He’d love to win acting awards. But it’s social justice that drives this ‘former homeschooled cowboy’

Ben Whitehair reclines  in a theater, foot kicked up in the foreground.
Ben Whitehair is an actor in “Vengeance” and “9-1-1: Lone Star.”
(Dania Maxwell / Los Angeles Times)

Ben Whitehair gauges his success as an actor by this standard: “Ultimately, am I happy and living my values?’”

“Personally, my core mission statement is to be a champion for social change through art and business,” he said.

A man stands in front of a theater curtain.
(Dania Maxwell / Los Angeles Times)

Whitehair grew up in Colorado as a “homeschooled cowboy.”

“I lived on a ranch,” he said. “I was a bull rider, a champion sheep and dairy cow showman, a team roper and calf roper.”

Since he was a kid, he’s always had an abundance of drive — an essential quality for a working actor. When he became passionate about technology, he sold his champion sheep to buy parts to build a computer. When he discovered an interest in business in college, he started a company to help out-of-state students qualify for in-state tuition. His interest in social justice led to a summer internship in Congress.

By the time he graduated, he was debating whether to work for the government in D.C. or pursue his love of theater.

“I joked that I heard there was a shortage of actors in L.A., and I headed west,” he said,

He credits a quote from author Howard Thurman for his decision: “Don’t ask yourself what the world needs. Ask yourself what makes you come alive, and go do that, because what the world needs is people who have come alive.’”


What made him come most alive was performing, he said. The theater community also represented an accepting, inclusive space he craved, because he grew up in an environment that didn’t welcome vulnerability, he said.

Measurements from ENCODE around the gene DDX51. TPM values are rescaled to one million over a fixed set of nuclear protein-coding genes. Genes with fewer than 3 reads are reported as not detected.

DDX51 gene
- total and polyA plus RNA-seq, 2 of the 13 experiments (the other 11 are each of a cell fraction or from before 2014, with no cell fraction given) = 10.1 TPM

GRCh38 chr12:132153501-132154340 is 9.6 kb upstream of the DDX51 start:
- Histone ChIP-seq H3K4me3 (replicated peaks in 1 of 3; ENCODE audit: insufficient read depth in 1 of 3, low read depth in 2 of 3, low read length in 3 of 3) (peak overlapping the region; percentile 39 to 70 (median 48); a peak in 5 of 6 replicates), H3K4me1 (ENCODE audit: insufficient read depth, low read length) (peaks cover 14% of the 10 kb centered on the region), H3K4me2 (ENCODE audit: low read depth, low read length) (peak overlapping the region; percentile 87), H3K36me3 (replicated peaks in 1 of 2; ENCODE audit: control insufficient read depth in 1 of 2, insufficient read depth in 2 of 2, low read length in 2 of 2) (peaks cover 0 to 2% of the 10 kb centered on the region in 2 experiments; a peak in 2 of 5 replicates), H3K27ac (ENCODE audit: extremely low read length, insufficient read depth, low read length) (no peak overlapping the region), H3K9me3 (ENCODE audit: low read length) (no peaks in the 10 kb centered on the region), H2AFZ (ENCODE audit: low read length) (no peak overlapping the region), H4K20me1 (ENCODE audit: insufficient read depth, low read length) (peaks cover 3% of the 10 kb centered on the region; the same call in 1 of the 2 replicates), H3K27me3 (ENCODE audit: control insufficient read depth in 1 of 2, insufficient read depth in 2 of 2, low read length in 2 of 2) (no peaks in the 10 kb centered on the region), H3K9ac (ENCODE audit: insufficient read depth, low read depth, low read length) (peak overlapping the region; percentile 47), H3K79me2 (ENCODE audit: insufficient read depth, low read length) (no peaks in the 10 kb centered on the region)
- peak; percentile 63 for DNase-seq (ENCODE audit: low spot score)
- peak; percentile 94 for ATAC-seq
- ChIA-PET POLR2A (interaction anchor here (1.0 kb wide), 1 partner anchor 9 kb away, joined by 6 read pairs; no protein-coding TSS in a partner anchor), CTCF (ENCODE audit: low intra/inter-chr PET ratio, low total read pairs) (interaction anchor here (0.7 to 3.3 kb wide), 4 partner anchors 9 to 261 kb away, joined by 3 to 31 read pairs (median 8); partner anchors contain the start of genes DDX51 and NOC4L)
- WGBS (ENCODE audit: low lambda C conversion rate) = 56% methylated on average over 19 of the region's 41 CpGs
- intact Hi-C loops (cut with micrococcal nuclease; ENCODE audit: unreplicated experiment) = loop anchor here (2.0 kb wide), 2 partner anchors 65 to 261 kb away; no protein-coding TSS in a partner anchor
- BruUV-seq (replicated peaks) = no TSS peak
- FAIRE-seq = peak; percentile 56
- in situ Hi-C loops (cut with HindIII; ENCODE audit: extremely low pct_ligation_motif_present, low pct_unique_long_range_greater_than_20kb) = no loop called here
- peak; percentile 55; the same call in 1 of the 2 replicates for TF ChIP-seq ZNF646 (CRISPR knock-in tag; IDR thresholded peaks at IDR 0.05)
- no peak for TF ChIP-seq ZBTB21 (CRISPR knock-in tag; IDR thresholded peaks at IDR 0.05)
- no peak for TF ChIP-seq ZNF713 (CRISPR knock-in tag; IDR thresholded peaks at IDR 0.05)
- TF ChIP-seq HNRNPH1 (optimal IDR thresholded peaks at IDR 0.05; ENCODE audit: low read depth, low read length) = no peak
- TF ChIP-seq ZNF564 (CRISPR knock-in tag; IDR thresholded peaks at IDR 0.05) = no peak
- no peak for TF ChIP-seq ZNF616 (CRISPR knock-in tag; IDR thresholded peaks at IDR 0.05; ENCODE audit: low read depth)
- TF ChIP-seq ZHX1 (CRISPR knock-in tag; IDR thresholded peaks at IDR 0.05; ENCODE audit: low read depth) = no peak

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But choosing to pursue acting as a career didn’t dim his other passions.

When he was figuring out how to navigate Hollywood, he wanted to help others by sharing the lessons he learned. He eventually co-founded (pronounced “Working dot actor”), which publishes guides on how to create your marketing materials, get representation, build relationships and ultimately book more gigs.

A man stands in a photo studio holding a script.
(Dania Maxwell / Los Angeles Times)

He got his SAG-AFTRA card after playing a protestor in “CSI: Miami.” As he continued to build up his film and TV résumé, he also became very active in the union. He founded the organization’s NextGen Performers Committee. After serving on the local and national board, he was elected as SAG-AFTRA vice president in 2021.

He’s not sure if his volunteer work in the union hurts or helps him when it comes to booking acting gigs. But he continues to be guided by a greater mission.

He was recently in charge of updating the new SAG-AFTRA Member Toolkit. He co-hosts the oranization’s podcasts and YouTube livestreams, as well as industry panels for his digital marketing company TSMA Consulting. He’s also been focused on addressing actors’ challenges with self-tape auditions and the threat of AI.


The reason he’s dedicated a lot of his career to helping actors understand the business of acting is because he thinks it gives actors more control.

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There’s so much that is out of your control as an actor, he said. He’s been told he is too good-looking for a role. He’s been told he was not good-looking enough for a role.

“I got cast as a big role in a Civil War pilot years ago, the network said it was the best pilot they had seen in 20 years, and it didn’t get picked up — for reasons that have nothing to do with me,” he said.

Of course he has the same aspirations of many actors, he said. He’d love to tell bigger and better stories and eventually win awards.

But he already has the lifestyle in Los Angeles that he’s always wanted. He’s surrounded by sunshine and dreamers. And though there is undoubtedly more glitz and glamour in Hollywood, it still reminds him of his blue-collar ranch life in Colorado.

“The parking lot of a set looks like the construction lots I grew up on,” he said. “There’s pickup trucks. There’s equipment.”


“And I don’t know of anything that brings together so many different types of skill sets,” he added. “You need masters of lighting, costume, production, design and sound. You’re constantly surrounded by people who are at the top of their profession.”

Photo editing and design by Calvin Alagot.